I recently moved off .net after 3 years. Now I am working in the wonderful world of linux (more on it in another post). Looking back and reflecting on .Net and windows, I feel windows is a pretty decent desktop OS (nobody else can beat it’s driver support). I still use it for my personal computing needs like browsing the net, paying bills, watching movies online (netflix runs on silverlight). However I am sure there are more Microsoft haters than lovers. You see for me being on the .Net and windows platform in general has been like being put on an island with only one woman. She has a lot of idiosyncrasies and you have no other choice but to compromise. But eventually you start loving her. Linux on the other hand is like a being in a casual relationship, if you hate a tool or application, there is always another choice for you. There are certain things that MS should do serious introspection on
1. Stop building and encouraging TFS: I am sure it is the one of the worst (if not the worst) source control systems available. When I went on a project with TFS, I went with an open mind thinking that it might not be that bad. But boy does it suck. If you think that it is a source control system with good visual studio integration, it is actually more of a good visual studio plugin which pretends to be a source control system. The merge tool sucks (don’t get me started on the auto merges). Checkouts say that they’ve checked out, but they haven’t. If you don’t use visual studio for editing, then the readonly flag is set on every file by default. The list goes on. It is a tailor made solution which sells itself well to non-technical top bosses. It promises to do everything from source control to project management to continuous integration. It sucks in all of those categories. CVS is probably 20 years old and is ages ahead of TFS. I’ll stop the TFS rant, there is enough of it already on the internet.
2. Think seriously about deployment tools: Contrary to what most redmondites might tell you, MSBuild is a bad imitation of ant (which itself is obsolete) and powershell is powerful but is like perl on .net steriods and can be abused very easily. And you know what in the age of continous delivery and automation, visual studio integration is the not first thing you should support. Msdeploy or web deploy advertises a tutorial which tells you how to use it from IIS and Visual studio. Who deploys a production build from visual studio ? There is some hope though in the form of nuget (‘inspired’ by ruby gems)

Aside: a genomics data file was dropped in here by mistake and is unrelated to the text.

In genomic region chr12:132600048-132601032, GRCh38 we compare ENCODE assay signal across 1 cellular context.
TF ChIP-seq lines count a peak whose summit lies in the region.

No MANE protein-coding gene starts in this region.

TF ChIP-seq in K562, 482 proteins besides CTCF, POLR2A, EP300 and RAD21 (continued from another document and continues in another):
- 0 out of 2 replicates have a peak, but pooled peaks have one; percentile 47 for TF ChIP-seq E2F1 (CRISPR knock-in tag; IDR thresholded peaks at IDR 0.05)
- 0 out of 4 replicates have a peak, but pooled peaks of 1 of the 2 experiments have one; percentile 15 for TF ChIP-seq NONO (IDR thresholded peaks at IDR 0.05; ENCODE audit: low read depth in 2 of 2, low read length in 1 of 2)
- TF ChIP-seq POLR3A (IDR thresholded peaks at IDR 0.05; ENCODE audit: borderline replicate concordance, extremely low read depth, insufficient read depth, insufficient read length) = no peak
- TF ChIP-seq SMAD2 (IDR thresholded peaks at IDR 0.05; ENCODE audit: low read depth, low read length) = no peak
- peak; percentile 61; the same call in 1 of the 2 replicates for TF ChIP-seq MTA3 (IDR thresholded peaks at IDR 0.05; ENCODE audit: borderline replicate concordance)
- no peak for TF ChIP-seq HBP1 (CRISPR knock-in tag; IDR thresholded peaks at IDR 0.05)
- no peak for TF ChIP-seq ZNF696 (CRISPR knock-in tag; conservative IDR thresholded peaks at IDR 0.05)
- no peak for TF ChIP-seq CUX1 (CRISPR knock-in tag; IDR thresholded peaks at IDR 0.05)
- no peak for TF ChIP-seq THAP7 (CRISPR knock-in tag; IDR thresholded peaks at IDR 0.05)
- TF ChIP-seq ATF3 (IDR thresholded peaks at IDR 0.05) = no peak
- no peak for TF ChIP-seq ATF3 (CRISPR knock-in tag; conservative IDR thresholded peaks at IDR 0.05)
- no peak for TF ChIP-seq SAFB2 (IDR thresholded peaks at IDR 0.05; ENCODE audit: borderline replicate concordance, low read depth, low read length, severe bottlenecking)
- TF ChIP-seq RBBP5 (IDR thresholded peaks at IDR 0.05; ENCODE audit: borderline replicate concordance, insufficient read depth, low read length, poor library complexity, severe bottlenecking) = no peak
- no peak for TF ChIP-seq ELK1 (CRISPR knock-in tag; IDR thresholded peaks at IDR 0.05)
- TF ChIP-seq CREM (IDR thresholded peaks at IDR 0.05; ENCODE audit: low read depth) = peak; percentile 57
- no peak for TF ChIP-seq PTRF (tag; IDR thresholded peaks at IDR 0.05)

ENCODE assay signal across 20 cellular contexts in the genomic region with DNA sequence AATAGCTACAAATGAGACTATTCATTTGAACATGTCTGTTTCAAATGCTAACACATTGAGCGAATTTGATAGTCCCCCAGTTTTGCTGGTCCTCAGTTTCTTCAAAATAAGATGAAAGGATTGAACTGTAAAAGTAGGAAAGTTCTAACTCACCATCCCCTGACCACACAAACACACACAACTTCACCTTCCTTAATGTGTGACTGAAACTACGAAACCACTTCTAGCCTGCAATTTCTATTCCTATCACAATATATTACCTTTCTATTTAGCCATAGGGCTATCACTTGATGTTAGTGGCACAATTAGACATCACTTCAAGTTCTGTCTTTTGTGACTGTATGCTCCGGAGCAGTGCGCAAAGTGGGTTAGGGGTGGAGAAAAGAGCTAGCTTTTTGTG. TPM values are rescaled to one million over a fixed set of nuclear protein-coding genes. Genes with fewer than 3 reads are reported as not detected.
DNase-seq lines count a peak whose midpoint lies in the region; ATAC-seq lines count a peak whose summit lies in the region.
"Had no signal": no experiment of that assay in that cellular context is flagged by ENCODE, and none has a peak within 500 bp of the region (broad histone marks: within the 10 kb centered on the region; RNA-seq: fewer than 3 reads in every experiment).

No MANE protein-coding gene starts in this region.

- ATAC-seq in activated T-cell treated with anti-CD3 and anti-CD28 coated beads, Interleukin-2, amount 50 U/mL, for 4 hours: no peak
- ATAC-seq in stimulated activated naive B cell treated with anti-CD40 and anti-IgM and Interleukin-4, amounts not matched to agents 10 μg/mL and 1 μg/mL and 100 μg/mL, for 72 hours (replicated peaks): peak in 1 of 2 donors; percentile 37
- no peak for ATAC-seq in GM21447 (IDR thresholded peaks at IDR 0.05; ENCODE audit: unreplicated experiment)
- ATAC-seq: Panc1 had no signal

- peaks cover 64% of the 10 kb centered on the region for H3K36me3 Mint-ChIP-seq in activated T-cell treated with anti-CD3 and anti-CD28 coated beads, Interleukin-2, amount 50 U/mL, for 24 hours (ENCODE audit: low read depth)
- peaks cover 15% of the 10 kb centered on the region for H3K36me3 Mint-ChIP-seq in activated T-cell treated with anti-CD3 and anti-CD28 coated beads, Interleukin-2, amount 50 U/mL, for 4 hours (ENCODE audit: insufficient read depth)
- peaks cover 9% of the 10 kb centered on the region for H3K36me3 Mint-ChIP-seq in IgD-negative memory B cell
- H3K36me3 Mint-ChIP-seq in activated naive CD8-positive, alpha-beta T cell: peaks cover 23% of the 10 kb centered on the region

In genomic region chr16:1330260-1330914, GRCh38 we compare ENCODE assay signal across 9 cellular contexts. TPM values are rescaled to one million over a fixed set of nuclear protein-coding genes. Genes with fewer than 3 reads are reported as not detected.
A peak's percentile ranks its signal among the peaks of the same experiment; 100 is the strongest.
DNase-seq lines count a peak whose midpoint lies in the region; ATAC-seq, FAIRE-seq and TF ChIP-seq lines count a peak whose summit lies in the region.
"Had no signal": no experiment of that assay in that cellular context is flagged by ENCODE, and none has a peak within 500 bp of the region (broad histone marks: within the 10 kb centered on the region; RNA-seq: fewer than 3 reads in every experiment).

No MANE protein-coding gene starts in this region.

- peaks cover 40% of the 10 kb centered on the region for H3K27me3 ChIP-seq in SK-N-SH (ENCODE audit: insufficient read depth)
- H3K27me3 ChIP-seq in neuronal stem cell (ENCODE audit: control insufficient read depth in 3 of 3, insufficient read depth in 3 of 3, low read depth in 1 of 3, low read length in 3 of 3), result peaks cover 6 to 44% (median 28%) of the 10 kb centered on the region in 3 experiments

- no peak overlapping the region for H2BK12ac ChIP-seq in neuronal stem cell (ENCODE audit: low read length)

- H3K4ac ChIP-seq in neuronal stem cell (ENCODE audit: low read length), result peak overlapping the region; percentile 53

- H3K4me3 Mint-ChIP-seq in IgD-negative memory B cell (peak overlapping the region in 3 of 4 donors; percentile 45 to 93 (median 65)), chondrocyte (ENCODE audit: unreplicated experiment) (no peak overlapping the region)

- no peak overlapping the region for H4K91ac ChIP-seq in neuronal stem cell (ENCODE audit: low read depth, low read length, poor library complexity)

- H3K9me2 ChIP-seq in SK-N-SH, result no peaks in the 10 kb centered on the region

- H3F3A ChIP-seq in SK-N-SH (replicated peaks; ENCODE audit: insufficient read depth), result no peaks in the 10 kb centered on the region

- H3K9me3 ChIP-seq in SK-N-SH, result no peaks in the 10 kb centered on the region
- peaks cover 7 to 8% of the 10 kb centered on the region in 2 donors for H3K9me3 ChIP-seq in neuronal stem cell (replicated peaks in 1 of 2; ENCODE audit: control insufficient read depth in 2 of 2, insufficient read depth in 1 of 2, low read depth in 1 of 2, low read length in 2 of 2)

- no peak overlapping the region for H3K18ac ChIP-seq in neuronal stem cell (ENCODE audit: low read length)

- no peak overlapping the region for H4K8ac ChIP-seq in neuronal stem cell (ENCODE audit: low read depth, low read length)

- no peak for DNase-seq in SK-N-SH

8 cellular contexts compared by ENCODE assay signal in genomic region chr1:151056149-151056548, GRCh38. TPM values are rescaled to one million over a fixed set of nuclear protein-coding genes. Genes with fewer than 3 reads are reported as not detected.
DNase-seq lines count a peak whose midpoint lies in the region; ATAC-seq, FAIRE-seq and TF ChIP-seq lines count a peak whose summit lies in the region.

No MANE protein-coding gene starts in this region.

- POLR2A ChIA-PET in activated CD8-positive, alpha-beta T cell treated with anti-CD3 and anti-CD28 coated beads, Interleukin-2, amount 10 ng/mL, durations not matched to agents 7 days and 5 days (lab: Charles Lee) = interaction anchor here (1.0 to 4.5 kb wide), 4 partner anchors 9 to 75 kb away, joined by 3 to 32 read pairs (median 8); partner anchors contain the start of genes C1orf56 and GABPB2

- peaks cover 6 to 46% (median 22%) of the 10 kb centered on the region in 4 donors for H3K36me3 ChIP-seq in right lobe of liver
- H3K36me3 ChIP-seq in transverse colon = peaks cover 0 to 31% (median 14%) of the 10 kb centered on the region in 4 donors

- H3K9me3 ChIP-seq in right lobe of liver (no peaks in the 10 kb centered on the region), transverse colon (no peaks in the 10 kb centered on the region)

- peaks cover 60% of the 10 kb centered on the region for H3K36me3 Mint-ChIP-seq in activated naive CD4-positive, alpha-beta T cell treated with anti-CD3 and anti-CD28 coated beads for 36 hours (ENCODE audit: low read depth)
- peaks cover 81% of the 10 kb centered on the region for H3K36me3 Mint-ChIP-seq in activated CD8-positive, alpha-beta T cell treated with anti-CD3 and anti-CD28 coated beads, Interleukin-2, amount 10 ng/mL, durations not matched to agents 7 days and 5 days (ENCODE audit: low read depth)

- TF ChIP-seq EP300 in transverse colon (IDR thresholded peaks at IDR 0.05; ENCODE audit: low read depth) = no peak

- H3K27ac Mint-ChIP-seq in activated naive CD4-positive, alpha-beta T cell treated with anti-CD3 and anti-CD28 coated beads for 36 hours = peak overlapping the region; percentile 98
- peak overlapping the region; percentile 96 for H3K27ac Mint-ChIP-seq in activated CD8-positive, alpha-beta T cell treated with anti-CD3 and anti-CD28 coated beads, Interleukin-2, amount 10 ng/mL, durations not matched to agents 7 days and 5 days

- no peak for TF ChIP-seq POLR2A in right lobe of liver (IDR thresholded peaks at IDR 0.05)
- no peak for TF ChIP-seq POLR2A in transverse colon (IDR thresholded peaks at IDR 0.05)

3. Catchup fast or kill Internet explorer: Microsoft might have won the First Browser war, but has lost subsequent battles to Chrome, firefox and Safari. Every release since IE7 has been a catchup game, with the target always being further away. Start using webkit at least and stop reinventing the wheel.
Having ranted about all the bad stuff, there are a few silver linings in the MS enterprise juggernaut. Nuget is a breath of fresh air in the package management area. .Net MVC is a very powerful and easy to get up and running (though inspired by rails). A successful platform is always built on the scaffolds of developer friendly apis and ecosystems. The app store has shown us that. Without the 3rd party apps, the iOS wouldn’t be as popular as it is today. Microsoft has to learn this. It seems to have started though. The metro apps look stunning and so does the new outlook email service (feels much more fluid and usable than gmail). Looks like the elephant has joined the gym.